LARGO, Fla. (Oct. 9, 2013) -- The Army's advanced protected ground satellite terminals are supporting Air Force testing of new military satellites, and once operational in real world missions, these advanced terminals will provide a fourfold increase in throughput to bandwidth-hungry forces.

"One of the biggest and most important requirements in operations today is bandwidth," said Lt. Col. Leonard Newman, product manager for Satellite Communications, or SATCOM, assigned to the Army's Project Manager Warfighter Information Network-Tactical, known as PM WIN-T. "It's a limited resource that must be prioritized to ensure the most important information is getting through, and anytime we can increase bandwidth, we add to the capability, support and safety of our force in a powerful way."

The Army's protected ground terminals, referred to as Secure, Mobile, Anti-Jam, Reliable, Tactical-Terminals, or SMART-Ts for short, make it possible for Soldiers to extend the range of their network and protect their communications from jamming, detection and interception. To date, the Advanced Extremely High Frequency, or AEHF, version of the SMART-T is the only mobile ground platform fielded throughout the joint forces. AEHF SMART-Ts enable U.S. forces to access the Department of Defense's new AEHF satellites, which possess a tenfold increase in capacity over their legacy Milstar satellites.

The Army first began production of the legacy Extremely High Frequency, or EHF, SMART-T in 1999, while delivery of the upgraded AEHF SMART-Ts began in 2010. Since then PdM SATCOM has fielded hundreds of SMART-Ts to the Army, Air Force, Marines, and special users, as well as to Canada and the Netherlands. After 14 years of production, the final SMART-T rolled off the production line in mid-September, at the Raytheon production facility in Largo, Fla. Although new production has concluded, the Army will continue to manage and sustain existing SMART-Ts to ensure systems maintain their full operational capability.

AEHF upgrades will continue for legacy EHF SMART-Ts and are currently scheduled to be completed by fourth quarter of fiscal year 2015. Not only does the AEHF upgrade quadruple bandwidth availability for Army forces, it also provides greater overall satellite access, maximizing a unit's communication capability and increasing data availability.

While deployed in Afghanistan, Marine Cpl. Caroline Anthony, a satellite communications operator for I Marine Expeditionary Force, supported smaller forward operating bases where she helped operate and maintain SMART-Ts.

"They're really reliable -- once they are up, they tend to stay up and they provide a very stable connection to the Army's classified Secure Internet Protocol Router network," Anthony said. "SMART-Ts are also very mobile. You just pack them up and take them to the field, wherever the mission may be. They're an all around good system."

With SMART-T, Soldiers, Marines and Airmen can send text, data, voice and video communications beyond their area of operations without worrying that the information will fall into the hands of enemy forces.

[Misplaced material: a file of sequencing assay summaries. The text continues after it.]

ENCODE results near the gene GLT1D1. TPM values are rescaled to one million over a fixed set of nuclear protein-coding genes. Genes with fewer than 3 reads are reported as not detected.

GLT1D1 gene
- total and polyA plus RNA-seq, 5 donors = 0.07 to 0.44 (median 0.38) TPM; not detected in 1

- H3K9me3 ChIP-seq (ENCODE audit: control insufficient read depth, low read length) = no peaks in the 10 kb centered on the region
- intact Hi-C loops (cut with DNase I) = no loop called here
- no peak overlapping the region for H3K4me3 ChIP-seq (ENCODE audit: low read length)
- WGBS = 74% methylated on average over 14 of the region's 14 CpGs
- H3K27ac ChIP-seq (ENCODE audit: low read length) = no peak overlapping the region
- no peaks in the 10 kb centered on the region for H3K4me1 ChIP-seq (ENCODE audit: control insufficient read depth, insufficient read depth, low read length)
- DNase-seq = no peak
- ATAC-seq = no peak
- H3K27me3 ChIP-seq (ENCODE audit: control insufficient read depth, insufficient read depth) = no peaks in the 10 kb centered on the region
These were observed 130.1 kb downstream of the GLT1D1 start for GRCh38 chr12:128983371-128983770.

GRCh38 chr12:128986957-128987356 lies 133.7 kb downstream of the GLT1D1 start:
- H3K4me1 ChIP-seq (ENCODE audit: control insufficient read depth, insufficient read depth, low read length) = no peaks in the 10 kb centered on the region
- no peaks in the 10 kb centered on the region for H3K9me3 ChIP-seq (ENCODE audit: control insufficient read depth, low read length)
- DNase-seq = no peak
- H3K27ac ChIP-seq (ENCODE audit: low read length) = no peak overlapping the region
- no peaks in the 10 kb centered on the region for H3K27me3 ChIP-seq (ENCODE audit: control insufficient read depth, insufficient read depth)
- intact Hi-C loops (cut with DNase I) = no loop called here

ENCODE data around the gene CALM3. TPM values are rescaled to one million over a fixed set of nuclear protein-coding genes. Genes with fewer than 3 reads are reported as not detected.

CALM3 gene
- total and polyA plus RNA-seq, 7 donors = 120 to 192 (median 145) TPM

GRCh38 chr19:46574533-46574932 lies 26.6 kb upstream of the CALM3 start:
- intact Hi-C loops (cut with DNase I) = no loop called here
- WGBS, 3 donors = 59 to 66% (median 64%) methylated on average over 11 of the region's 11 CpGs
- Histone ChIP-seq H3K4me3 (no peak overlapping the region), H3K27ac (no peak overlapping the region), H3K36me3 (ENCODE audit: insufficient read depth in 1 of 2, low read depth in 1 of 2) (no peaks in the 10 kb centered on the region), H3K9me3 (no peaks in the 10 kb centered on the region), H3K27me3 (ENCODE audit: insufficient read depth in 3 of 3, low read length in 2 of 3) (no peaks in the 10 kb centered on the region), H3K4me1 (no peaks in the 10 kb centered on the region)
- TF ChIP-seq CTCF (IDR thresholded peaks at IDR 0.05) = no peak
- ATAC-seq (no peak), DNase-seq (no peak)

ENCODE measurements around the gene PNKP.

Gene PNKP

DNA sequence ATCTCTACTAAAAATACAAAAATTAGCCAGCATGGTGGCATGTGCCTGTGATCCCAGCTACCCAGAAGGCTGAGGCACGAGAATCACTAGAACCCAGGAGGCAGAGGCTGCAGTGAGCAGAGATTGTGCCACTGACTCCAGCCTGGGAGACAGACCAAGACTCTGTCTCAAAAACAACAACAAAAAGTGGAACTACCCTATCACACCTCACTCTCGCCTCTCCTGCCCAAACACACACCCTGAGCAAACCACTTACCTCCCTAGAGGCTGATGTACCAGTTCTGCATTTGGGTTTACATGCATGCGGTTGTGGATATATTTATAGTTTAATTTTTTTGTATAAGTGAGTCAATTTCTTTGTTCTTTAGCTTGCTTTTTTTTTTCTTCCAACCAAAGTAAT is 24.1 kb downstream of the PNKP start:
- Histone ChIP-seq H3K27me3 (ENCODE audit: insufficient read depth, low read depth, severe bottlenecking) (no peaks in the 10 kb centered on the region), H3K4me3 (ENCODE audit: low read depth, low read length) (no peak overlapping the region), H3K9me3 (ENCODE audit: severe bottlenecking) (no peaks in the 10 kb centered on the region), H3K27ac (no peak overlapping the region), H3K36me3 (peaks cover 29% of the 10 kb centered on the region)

"We are a heavy [armored] unit, and the AEHF SMART-Ts provide a wider spectrum, a wider variety for operators and more positions to push out," said Spc. Timothy Nagle, information systems specialist for the 422nd Expeditionary Signal Battalion.

Since the terminals enable Soldiers to extend communications in harsh environments without the risk of enemy interception or detection, they increase Soldier safety as critical information is shared across the battlefield. The terminals are also specifically designed to survive and operate after a nuclear, chemical or biological attack.

"SMART-T is a great system; its mobile, flexible, and you can set it up quickly [in 20 minutes by two Soldiers]," said Spc. Corey Metzker, 422nd Expeditionary Signal Battalion, who was training on the AEHF SMART-T at the Largo facility. "It adds versatility and it's just really efficient at what it does."

Designed as part of the WIN-T architecture, SMART-T is compatible with both WIN-T Increments 1 and 2, and their corresponding equipment. WIN-T is the Army's tactical communications network backbone and provides high-speed, high-capacity voice, data and video communications throughout the operational environment. PM WIN-T is assigned to the Army's Program Executive Office Command, Control and Communications-Tactical.

Currently, deployed legacy EHF SMART-Ts can only utilize legacy DOD Milstar satellites, but once upgraded with AEHF capability, the terminals will also be able to tap into the three new, more capable AEHF satellites. The three AEHF satellites were launched in 2010, 2012, and most recently, AEHF 3 was launched in September 2013. AEHF SMART-Ts are also backward compatible with the legacy Milstar satellites, so they will be able to utilize both the Milstar and AEHF satellites.

The Air Force is responsible for developing and maintaining military satellites, while the Army develops, procures and fields ground terminals to the objective force. Currently, AEHF SMART-T capability is fully operational with the AEHF satellites in orbit, but only in a testing and training environment. Since the AEHF satellites have not finished testing, the Army can only employ SMART-T's EHF capability for current missions in theater. However, the AEHF Satellite Multiservice Operational Test and Evaluation, or MOT&E, is scheduled for calendar year 2014. Following a successful MOT&E, AEHF SMART-Ts will be fully operational for use in real-world missions for both EHF and AEHF capability.

"AEHF SMART-T production and fielding outpaced AEHF satellite payload availability," Newman said. "But as the pioneer of AEHF protected satellite terminals, AEHF SMART-T is postured for success and we are proud to be able to support joint forces in AEHF testing to get these capabilities to the field."

Page last updated Wed October 16th, 2013 at 07:58